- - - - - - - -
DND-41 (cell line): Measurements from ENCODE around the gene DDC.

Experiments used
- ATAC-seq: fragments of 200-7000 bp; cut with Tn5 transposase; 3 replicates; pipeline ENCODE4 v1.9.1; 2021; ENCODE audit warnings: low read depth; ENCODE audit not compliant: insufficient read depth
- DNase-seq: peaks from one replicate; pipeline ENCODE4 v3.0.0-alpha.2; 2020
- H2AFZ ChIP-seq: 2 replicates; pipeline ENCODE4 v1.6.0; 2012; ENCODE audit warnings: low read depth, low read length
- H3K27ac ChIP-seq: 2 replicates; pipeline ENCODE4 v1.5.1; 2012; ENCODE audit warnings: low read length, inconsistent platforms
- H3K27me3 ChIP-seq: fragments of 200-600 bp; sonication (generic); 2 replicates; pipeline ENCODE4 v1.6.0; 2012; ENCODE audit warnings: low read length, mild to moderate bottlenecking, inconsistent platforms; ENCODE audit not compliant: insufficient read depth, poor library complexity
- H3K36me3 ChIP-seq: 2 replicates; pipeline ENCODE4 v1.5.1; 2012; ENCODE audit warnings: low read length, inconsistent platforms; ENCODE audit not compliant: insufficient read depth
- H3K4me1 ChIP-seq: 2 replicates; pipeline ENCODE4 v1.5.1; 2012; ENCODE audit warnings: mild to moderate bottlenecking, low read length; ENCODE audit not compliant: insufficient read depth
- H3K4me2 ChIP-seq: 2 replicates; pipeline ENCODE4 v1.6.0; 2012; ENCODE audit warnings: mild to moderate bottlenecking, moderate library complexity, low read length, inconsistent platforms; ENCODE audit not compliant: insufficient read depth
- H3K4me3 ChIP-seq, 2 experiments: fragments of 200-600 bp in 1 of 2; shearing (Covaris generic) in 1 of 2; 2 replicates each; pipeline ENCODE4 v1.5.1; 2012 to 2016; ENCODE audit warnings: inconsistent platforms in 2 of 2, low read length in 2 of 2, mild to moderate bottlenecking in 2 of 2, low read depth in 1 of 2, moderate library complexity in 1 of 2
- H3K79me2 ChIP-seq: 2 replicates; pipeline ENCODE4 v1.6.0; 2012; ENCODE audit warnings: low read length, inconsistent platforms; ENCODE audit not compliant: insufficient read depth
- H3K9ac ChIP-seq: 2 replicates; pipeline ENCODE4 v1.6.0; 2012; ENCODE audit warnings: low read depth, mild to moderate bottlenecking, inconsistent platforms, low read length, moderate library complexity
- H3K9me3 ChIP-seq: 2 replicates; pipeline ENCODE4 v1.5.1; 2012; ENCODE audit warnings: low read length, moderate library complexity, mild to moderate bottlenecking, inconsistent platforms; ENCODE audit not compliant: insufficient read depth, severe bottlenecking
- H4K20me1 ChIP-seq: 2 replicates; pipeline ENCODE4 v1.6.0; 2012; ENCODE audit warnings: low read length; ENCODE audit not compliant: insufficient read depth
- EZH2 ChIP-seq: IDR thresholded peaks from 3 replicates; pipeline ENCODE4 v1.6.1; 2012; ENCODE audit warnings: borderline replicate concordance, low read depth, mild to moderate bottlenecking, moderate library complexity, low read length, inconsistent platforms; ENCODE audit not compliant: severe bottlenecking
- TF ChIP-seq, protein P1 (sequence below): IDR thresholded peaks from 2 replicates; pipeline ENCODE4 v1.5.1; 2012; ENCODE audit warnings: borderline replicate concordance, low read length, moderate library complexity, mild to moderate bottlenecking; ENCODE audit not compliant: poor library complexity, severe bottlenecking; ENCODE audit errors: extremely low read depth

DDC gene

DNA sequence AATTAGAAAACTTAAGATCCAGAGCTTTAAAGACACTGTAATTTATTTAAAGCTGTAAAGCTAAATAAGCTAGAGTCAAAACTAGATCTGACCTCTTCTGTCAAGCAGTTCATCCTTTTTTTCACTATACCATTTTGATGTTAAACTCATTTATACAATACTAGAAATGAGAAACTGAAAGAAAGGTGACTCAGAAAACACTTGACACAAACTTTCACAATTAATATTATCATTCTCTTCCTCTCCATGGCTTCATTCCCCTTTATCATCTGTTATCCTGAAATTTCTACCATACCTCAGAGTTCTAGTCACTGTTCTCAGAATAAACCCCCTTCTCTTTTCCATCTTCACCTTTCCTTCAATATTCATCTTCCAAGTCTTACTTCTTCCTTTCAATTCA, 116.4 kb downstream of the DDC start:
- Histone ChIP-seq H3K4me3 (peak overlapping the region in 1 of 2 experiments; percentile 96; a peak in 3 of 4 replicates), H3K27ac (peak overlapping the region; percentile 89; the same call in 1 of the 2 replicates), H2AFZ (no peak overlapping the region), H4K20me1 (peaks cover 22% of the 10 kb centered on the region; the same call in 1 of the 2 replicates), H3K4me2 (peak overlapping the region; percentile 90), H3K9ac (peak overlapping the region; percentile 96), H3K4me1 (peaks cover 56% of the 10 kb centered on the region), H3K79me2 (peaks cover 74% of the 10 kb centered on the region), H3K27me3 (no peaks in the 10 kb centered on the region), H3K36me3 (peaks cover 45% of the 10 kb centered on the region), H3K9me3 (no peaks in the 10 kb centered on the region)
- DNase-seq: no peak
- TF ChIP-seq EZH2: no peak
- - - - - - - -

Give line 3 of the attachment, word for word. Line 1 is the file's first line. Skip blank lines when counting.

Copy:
- ATAC-seq: fragments of 200-7000 bp; cut with Tn5 transposase; 3 replicates; pipeline ENCODE4 v1.9.1; 2021; ENCODE audit warnings: low read depth; ENCODE audit not compliant: insufficient read depth